This detail illustrates a rebuild strategy for replacing existing architectural terra cotta cornice, balustrade parapet, and accessory units. The existing terra cotta is replaced with new extruded terra cotta units. It is installed, not filled, with weep holes at the underside of each overhanging unit, which are in turn each secured with new stainless-steel anchorage. In restoring and rebuilding these types of historic wall systems, moisture mitigation is critical to long-term preservation and performance. Moisture management measures in this detail include horizontal skyward-facing joint treatment of sealant or lead T-caps, an integrated flashing system installed in the cornice, and stainless-steel through-wall flashing under the coping.
The flashing system in the cornice includes a self-adhering flashing secured by a termination bar with continuous sealant, a stainless-steel drip edge, and weeps in the vertical joints. The through-wall flashing includes integral stainless-steel drip edges and weeps in the vertical joints. Accessible existing structural steel is also protected by cleaning and coating with a corrosion-inhibiting coating. This rebuild detail illustrates general best practices. Specific project conditions, configuration, and details will vary and should be determined by the design professional.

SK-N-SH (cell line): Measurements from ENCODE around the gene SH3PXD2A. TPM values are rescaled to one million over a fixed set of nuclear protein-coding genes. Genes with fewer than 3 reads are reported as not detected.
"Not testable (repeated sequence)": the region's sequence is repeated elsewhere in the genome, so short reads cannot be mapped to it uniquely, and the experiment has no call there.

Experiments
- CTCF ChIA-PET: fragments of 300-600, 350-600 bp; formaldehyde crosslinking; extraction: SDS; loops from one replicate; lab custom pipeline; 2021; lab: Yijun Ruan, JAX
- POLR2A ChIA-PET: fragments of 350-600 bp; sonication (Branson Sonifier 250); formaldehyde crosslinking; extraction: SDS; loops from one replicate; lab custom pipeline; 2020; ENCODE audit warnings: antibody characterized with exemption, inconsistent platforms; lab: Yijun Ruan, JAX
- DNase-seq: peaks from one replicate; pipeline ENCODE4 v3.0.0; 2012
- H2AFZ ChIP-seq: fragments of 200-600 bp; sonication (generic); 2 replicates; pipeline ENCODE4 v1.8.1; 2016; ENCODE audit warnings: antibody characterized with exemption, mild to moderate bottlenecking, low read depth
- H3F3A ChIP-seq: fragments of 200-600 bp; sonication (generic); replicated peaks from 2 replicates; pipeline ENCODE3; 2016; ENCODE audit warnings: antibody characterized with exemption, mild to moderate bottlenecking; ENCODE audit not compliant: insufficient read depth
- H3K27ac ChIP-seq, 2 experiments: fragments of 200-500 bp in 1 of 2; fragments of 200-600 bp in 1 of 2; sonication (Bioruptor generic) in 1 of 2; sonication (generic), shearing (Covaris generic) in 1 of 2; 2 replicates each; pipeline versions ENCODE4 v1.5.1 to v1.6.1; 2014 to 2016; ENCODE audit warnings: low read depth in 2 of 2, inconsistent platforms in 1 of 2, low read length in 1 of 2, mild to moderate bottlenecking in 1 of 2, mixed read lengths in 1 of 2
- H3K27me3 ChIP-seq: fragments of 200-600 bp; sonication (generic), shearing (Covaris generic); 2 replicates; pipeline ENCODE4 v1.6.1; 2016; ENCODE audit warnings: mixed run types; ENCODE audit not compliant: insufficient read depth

This drawing references Cornice and Parapet- Original Plate 25.
Original Plate 25
This is a rendering of an original detail shown in Plate 25 of Terra Cotta Standard Construction, published by the National Terra Cotta Society, in 1914. This detail is a general example of appropriate architectural terra cotta design and detailing at the time of publication. Specifically, it illustrates an example of an architectural terra cotta cornice, balustrade parapet, and accessory units. The units are anchored to a transitional wall system, consisting of a multi-wythe masonry backup wall with structural steel support. The architectural terra cotta is hand pressed and attached with steel anchorage. Though the details contained in Terra Cotta Standard Construction were intended to illustrate general best practices of terra cotta construction, specific project construction and conditions vary.
More to Explore
Check out our rendering of Plate 25, originally published in Terra Cotta Standard Construction.
Dynamic 3D Detail
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You can also take a look at our pressed cornice and parapet rebuild.